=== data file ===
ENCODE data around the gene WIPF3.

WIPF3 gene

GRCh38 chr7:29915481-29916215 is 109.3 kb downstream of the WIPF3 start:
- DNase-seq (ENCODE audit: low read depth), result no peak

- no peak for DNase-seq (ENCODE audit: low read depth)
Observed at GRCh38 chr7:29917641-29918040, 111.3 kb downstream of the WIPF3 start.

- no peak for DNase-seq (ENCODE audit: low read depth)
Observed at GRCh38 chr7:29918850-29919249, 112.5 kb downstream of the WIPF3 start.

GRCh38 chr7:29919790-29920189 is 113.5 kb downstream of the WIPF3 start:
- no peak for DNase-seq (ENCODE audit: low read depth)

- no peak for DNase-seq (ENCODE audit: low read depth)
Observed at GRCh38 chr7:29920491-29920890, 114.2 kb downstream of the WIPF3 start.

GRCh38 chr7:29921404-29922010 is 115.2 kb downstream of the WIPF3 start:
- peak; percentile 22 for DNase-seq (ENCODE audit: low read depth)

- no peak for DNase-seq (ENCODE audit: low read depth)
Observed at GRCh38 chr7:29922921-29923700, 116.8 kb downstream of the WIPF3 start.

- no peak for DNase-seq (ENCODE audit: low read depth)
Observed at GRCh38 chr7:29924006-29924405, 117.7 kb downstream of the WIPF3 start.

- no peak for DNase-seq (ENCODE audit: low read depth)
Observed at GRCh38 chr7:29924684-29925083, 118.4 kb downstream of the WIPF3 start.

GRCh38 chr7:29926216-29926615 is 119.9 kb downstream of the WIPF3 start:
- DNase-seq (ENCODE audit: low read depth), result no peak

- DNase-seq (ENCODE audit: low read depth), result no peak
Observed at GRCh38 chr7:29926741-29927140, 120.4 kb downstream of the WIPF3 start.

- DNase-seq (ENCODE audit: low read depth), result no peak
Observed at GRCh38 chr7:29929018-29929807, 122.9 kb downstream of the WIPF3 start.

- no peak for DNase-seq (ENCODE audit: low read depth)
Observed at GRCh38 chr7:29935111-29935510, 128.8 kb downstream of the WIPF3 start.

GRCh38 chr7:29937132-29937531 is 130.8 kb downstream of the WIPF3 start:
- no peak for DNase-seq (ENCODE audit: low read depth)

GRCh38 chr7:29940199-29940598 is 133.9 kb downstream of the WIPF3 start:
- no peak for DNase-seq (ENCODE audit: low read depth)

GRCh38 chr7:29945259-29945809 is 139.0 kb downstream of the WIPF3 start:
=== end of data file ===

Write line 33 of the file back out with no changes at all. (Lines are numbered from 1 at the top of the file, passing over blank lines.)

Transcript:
GRCh38 chr7:29945259-29945809 is 139.0 kb downstream of the WIPF3 start: